Jan / Feb ZANE - Zimbabwe A National Emergencu
March Guide Dogs for the Blind
April / May Christian Aid
(May / June The Parish Fete)
July / August Friends of St. Giles
September The Cystic Fibrosis Trust
October Poverty and Hope
November CRISIS
December Welcare in Bromley

Many thanks to all who have agreed to sponsor one of this year’s charities.  

Helen Roberts

See below for totals raised for charity 2018.

About Charity in Focus

In matters of faith and religion talk can be easy.  The bible teaches us that if we cannot love the brother or sister who we can see how can we love God who we cannot. At St. Giles we seek to put love into action by supporting a range of charities and good causes.  

There is obviously a tremendous amount of need in our own country and across the world with many charities seeking our support. During the course of the year a number of designated charity is supported by our community.  Funds are raised in various ways including Coffee Mornings, Cake Sales, donations and sponsored events.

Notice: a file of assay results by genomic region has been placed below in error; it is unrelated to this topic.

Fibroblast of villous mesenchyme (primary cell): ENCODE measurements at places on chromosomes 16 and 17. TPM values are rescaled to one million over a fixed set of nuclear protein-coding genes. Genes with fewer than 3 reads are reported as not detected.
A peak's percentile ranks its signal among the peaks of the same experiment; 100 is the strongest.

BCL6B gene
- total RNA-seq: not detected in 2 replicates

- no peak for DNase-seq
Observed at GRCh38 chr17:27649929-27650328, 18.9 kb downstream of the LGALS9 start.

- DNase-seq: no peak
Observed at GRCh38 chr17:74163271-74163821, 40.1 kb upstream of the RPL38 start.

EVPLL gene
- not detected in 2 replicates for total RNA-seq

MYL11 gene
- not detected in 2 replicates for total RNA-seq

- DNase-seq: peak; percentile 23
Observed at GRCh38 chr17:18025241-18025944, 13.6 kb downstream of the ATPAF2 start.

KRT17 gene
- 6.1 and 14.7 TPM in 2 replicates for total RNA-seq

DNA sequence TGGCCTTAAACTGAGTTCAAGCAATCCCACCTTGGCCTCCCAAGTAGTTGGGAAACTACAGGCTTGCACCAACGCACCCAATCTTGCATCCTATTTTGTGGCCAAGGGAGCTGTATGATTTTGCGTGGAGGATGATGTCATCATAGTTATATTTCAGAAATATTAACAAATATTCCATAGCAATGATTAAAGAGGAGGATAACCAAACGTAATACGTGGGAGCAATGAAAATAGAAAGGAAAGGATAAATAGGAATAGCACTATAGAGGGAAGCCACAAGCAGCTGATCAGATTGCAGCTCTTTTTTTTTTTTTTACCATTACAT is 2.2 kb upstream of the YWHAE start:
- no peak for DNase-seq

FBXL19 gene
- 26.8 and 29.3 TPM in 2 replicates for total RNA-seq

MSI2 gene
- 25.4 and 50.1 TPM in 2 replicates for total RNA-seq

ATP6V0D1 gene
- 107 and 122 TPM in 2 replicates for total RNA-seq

There are specific charities which are supported each year on a regular basis,  the remaining months are available for parishioners to choose a charity whose aims and objectives are close to their heart. If you would like to sponsor a charity, or any further information,  then please contact our co-ordinator:

If you would like any information about the Charity in Focus scheme, do please get in touch with our co-ordinator: Helen Roberts, contact details above.

Money Raised 2018:

Month Charity
Jan/Feb Certitude £277